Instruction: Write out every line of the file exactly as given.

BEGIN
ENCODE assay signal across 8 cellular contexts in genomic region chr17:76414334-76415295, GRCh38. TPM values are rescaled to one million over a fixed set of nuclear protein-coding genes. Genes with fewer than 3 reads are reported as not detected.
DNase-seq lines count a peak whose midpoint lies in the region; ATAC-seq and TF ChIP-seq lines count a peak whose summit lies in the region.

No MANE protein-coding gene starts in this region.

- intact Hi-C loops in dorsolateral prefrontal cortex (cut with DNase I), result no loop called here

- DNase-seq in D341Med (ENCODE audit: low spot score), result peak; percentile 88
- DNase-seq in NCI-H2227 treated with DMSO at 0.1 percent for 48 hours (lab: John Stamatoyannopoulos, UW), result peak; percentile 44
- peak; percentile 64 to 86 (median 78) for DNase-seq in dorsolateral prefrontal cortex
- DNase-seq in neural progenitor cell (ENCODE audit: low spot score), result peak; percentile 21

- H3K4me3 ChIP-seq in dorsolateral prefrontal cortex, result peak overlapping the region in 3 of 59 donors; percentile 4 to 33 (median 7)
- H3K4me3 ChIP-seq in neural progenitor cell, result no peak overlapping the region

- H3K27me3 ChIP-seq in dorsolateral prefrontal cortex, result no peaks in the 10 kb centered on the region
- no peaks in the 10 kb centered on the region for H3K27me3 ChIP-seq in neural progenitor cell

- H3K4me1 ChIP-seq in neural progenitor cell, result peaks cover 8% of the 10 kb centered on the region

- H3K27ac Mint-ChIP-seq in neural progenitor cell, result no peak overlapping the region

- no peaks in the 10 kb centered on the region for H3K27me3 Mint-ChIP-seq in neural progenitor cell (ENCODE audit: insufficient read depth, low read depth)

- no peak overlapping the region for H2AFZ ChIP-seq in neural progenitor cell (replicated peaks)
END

ENCODE assay signal across 8 cellular contexts in genomic region chr17:76414334-76415295, GRCh38. TPM values are rescaled to one million over a fixed set of nuclear protein-coding genes. Genes with fewer than 3 reads are reported as not detected.
DNase-seq lines count a peak whose midpoint lies in the region; ATAC-seq and TF ChIP-seq lines count a peak whose summit lies in the region.

No MANE protein-coding gene starts in this region.

- intact Hi-C loops in dorsolateral prefrontal cortex (cut with DNase I), result no loop called here

- DNase-seq in D341Med (ENCODE audit: low spot score), result peak; percentile 88
- DNase-seq in NCI-H2227 treated with DMSO at 0.1 percent for 48 hours (lab: John Stamatoyannopoulos, UW), result peak; percentile 44
- peak; percentile 64 to 86 (median 78) for DNase-seq in dorsolateral prefrontal cortex
- DNase-seq in neural progenitor cell (ENCODE audit: low spot score), result peak; percentile 21

- H3K4me3 ChIP-seq in dorsolateral prefrontal cortex, result peak overlapping the region in 3 of 59 donors; percentile 4 to 33 (median 7)
- H3K4me3 ChIP-seq in neural progenitor cell, result no peak overlapping the region

- H3K27me3 ChIP-seq in dorsolateral prefrontal cortex, result no peaks in the 10 kb centered on the region
- no peaks in the 10 kb centered on the region for H3K27me3 ChIP-seq in neural progenitor cell

- H3K4me1 ChIP-seq in neural progenitor cell, result peaks cover 8% of the 10 kb centered on the region

- H3K27ac Mint-ChIP-seq in neural progenitor cell, result no peak overlapping the region

- no peaks in the 10 kb centered on the region for H3K27me3 Mint-ChIP-seq in neural progenitor cell (ENCODE audit: insufficient read depth, low read depth)

- no peak overlapping the region for H2AFZ ChIP-seq in neural progenitor cell (replicated peaks)